Bob_for_short replied to Chuck Norris's topic in Quantum Theory
The boundary conditions with perfect conductors are only possible due to strong coupling the quantized EMF with lots of free electrons (free in your case). It is sufficient to replace the box wall with a nonmetallic material and you will obtain a "black body" cavity  with a continuous EMF spectrum. The interieur vacuum remains a vacuum. 
The quantum oscillator of a given frequency ω is characterized with polarization e, direction k, and the number of its exited state n. So the photon population of a given mode is N(k, e, t). The equations for N(t) contain the external wave with its own direction, say, k' and polarization e'. The resonance conditions occur for k = k', e = e'. This mode gets enriched due to forced or stimulated conditions, the other modes (k ≠ k', e ≠ e') get depleted (with respect to the spontaneus radiation regime populations).

Zero point fluctuations and the Casimir effect
Bob_for_short replied to Chuck Norris's topic in Quantum Theory
How one can excite the quantized electromagnetic filed oscillators? How photons are produced? By acting on a charge, pushing a charge. So the charge is like a particle in a couple of twoparticle system bound with an elastic spring: External force =>OwwwwwwwwwwO, and the oscillator describes the relative motion of the couple (a quasiparticle with a reduced mass). So, the quatized EMF is always "coupled" to charges, they come together  it follows from the exact equations of QED. Electronium or a real charge is name of it  it contains both the charge and the quantized EMF. Interaction of plates affected with the quantized EMF is an interaction of real charges of plates at long distances. When electrically neutralized plates still interact due to presence of the quantized EMF in real charges. Even when nonneutralized (electron and proton in Hydrogen, for example), the quantized EMF gives corrections to the potential energy anyway  the Lamb shift. 
Zero point fluctuations and the Casimir effect
Bob_for_short replied to Chuck Norris's topic in Quantum Theory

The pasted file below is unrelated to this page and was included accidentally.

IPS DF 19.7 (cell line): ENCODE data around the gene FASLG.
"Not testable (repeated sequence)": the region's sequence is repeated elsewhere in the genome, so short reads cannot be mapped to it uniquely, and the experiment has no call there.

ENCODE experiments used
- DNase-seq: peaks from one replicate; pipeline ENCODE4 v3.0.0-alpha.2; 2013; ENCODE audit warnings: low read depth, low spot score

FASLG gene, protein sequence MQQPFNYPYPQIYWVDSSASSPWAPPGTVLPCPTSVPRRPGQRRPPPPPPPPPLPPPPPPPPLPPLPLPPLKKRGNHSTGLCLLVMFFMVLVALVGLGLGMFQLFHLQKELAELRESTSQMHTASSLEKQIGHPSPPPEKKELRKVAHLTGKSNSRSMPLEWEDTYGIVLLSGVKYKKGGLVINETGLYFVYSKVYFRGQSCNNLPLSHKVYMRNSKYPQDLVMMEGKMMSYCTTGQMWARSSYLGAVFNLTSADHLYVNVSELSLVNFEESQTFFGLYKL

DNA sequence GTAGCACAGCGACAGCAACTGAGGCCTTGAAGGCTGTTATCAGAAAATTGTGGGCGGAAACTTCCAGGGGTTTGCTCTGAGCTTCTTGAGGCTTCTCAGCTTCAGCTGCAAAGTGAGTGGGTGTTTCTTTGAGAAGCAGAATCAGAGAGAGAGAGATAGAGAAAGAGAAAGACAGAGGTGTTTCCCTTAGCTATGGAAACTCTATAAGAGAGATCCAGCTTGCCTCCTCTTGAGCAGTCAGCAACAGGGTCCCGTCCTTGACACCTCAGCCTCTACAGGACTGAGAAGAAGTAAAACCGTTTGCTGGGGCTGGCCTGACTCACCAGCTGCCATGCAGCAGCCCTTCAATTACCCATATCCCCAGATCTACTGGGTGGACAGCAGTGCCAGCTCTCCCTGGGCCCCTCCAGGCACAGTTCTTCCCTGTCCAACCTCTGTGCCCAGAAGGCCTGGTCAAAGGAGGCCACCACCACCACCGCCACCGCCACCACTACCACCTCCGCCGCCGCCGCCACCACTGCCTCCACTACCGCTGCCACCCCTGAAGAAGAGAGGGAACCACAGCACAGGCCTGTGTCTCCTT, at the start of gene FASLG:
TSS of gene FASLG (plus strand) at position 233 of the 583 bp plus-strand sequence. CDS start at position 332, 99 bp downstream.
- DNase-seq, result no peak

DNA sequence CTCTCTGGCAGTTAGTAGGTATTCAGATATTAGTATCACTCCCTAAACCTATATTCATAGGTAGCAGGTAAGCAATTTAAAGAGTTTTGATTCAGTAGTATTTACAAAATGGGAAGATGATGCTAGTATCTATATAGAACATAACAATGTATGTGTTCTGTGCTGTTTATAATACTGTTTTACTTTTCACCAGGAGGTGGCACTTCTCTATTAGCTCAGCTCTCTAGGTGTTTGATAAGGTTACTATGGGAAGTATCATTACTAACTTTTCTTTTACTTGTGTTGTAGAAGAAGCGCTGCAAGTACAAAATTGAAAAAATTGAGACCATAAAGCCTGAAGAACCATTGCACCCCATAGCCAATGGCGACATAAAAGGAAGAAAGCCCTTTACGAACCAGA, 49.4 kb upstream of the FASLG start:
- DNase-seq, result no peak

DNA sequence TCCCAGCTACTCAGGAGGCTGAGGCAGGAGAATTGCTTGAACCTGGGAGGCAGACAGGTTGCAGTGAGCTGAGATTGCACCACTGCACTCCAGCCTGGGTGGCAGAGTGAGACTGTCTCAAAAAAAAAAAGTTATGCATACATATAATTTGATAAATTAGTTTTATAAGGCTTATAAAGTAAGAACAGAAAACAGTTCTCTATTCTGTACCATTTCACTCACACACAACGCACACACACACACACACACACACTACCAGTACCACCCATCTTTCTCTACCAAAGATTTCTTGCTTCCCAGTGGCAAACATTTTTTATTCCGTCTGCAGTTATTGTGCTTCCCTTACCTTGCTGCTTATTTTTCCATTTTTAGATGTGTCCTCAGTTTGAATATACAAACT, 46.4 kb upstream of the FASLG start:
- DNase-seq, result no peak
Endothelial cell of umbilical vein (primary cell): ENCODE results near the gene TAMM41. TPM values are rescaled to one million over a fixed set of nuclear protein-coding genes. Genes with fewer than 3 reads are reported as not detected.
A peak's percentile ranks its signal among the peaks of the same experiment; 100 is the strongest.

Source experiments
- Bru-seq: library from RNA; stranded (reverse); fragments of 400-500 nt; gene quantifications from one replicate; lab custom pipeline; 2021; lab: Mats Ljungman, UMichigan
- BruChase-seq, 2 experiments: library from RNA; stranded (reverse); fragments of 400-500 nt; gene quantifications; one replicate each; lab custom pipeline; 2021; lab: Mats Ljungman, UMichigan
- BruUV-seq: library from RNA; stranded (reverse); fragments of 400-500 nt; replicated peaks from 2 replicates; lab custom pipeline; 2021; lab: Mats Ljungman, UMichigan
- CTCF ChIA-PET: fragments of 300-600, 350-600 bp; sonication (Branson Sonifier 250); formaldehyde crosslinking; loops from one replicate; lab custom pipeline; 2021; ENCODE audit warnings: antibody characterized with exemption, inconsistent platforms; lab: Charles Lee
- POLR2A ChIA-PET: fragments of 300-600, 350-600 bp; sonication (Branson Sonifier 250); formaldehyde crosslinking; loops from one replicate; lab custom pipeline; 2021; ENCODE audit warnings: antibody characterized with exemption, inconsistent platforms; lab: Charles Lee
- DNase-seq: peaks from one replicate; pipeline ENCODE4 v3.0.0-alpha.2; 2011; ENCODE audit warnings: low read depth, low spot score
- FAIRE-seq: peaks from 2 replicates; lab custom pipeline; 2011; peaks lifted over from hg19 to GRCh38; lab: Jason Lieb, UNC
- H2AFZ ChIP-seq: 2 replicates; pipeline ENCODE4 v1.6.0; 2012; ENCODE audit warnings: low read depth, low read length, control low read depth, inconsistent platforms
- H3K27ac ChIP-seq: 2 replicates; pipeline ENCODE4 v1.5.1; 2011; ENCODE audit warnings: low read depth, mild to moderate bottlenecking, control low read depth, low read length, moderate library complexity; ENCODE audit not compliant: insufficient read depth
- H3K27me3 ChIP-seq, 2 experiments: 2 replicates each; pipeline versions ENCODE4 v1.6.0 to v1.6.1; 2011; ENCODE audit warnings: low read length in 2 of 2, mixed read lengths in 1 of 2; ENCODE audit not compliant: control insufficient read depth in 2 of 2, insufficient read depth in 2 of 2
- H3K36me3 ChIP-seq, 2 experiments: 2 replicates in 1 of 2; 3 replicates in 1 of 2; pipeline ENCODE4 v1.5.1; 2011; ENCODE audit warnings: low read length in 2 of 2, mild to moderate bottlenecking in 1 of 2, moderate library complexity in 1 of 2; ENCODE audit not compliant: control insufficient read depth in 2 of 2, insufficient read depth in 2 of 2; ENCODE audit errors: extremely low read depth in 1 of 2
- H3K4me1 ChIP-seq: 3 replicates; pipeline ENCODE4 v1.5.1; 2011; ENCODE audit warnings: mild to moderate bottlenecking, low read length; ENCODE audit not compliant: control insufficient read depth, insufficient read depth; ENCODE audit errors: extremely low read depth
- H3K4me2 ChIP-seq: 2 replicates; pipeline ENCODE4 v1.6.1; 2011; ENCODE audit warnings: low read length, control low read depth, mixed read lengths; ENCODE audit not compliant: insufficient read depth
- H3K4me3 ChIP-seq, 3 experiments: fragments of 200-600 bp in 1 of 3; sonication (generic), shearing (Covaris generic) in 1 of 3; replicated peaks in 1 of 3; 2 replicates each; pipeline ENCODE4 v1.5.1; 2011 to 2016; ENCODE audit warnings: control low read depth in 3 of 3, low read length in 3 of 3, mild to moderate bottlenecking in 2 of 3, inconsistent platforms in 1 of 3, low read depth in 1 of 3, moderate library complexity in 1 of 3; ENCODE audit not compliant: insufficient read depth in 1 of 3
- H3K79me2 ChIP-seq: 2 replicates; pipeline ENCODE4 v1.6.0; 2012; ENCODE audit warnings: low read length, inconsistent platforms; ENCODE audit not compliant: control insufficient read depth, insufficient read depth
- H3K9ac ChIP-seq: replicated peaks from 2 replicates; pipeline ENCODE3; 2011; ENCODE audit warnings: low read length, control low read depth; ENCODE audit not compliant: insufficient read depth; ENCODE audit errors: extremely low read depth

"In vacuum" and "in a box" are different things. Perfect conductors mean a strong interaction with walls, so you cannot get rid of charges. My electronium is as natural as your box with perfect conductors. The sense of electromagnetic field is to get into the dynamic equations for charges as an external field. An external field has its own source. For example, the waves in a box are proper to this box. Same for electronium. Separation of electron and of quantized EMF does not mean they are noninteracting, independent systems but subsystems of one compound system belonging to separated variables, like R and r in a twobody system. Then no questions arise about Casimir, Lamb, and other effects. 
Zero point fluctuations and the Casimir effect
Bob_for_short replied to Chuck Norris's topic in Quantum Theory
About fluctuations, I can tell that in an atom there is always an electron coupled to a nucleus. The natural variables are the center of inertia (CI) and relative coordinates. The total wave function of such a compound system is a product of a CI plane wave and an atomic wave functions: Ψ = exp(iPR/ћ)⋅ψ(r). The atomic ground state can be considered as the vacuum (no excitations). The same is valid for quantum oscillators and charges  they come together and represent zeromode oscillations in compound systems. An electron with its quantum oscillators (I call it an "electronium") can be described quantum mechanically in full analogy with an atom: as a product of the CI and relative motion wave functions (the oscillators). So there is no photons in the ground state of such compound system. Charge is smeared quantum mechanically in compound systems, for example, in atoms there are negative and positive charge clouds of different sizes around the atomic CI (described with atomic formfactors). Similarly in the electronium the electron charge is smeared but no photons exist in the ground states. Real photons are excited states of electronium. 
Zero point fluctuations and the Casimir effect
Bob_for_short replied to Chuck Norris's topic in Quantum Theory
They modify because of interaction. The filed itself does not exist, don't you see?